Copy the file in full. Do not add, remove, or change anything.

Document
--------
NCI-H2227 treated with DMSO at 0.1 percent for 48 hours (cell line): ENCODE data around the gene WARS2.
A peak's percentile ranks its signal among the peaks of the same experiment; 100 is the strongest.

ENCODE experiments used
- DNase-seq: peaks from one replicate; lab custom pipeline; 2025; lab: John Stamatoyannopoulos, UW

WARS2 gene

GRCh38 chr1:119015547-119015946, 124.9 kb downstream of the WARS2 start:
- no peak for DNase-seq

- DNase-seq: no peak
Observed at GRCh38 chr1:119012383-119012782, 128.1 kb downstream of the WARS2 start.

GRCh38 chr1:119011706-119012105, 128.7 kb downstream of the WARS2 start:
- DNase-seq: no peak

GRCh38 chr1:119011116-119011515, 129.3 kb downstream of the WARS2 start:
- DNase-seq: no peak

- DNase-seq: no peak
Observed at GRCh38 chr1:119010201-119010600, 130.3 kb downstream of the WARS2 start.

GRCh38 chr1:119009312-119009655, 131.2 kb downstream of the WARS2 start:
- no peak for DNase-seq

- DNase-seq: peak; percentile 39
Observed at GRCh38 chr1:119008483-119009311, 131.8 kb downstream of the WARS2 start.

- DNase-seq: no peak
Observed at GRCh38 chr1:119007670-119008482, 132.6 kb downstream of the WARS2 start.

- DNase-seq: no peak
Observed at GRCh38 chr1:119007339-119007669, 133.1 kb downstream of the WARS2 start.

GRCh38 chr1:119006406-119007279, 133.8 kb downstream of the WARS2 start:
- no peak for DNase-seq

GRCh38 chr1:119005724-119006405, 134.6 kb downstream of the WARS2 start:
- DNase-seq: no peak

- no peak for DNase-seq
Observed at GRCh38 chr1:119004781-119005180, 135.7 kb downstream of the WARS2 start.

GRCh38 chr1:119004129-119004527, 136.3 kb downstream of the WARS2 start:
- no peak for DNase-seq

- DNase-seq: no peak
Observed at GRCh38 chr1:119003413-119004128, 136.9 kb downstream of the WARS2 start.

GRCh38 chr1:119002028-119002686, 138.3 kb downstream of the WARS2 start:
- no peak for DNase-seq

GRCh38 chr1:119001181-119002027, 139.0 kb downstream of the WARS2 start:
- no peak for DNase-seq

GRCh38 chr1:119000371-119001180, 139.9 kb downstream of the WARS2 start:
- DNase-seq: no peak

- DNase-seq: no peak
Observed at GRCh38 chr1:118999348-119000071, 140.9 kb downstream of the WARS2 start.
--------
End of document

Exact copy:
NCI-H2227 treated with DMSO at 0.1 percent for 48 hours (cell line): ENCODE data around the gene WARS2.
A peak's percentile ranks its signal among the peaks of the same experiment; 100 is the strongest.

ENCODE experiments used
- DNase-seq: peaks from one replicate; lab custom pipeline; 2025; lab: John Stamatoyannopoulos, UW

WARS2 gene

GRCh38 chr1:119015547-119015946, 124.9 kb downstream of the WARS2 start:
- no peak for DNase-seq

- DNase-seq: no peak
Observed at GRCh38 chr1:119012383-119012782, 128.1 kb downstream of the WARS2 start.

GRCh38 chr1:119011706-119012105, 128.7 kb downstream of the WARS2 start:
- DNase-seq: no peak

GRCh38 chr1:119011116-119011515, 129.3 kb downstream of the WARS2 start:
- DNase-seq: no peak

- DNase-seq: no peak
Observed at GRCh38 chr1:119010201-119010600, 130.3 kb downstream of the WARS2 start.

GRCh38 chr1:119009312-119009655, 131.2 kb downstream of the WARS2 start:
- no peak for DNase-seq

- DNase-seq: peak; percentile 39
Observed at GRCh38 chr1:119008483-119009311, 131.8 kb downstream of the WARS2 start.

- DNase-seq: no peak
Observed at GRCh38 chr1:119007670-119008482, 132.6 kb downstream of the WARS2 start.

- DNase-seq: no peak
Observed at GRCh38 chr1:119007339-119007669, 133.1 kb downstream of the WARS2 start.

GRCh38 chr1:119006406-119007279, 133.8 kb downstream of the WARS2 start:
- no peak for DNase-seq

GRCh38 chr1:119005724-119006405, 134.6 kb downstream of the WARS2 start:
- DNase-seq: no peak

- no peak for DNase-seq
Observed at GRCh38 chr1:119004781-119005180, 135.7 kb downstream of the WARS2 start.

GRCh38 chr1:119004129-119004527, 136.3 kb downstream of the WARS2 start:
- no peak for DNase-seq

- DNase-seq: no peak
Observed at GRCh38 chr1:119003413-119004128, 136.9 kb downstream of the WARS2 start.

GRCh38 chr1:119002028-119002686, 138.3 kb downstream of the WARS2 start:
- no peak for DNase-seq

GRCh38 chr1:119001181-119002027, 139.0 kb downstream of the WARS2 start:
- no peak for DNase-seq

GRCh38 chr1:119000371-119001180, 139.9 kb downstream of the WARS2 start:
- DNase-seq: no peak

- DNase-seq: no peak
Observed at GRCh38 chr1:118999348-119000071, 140.9 kb downstream of the WARS2 start.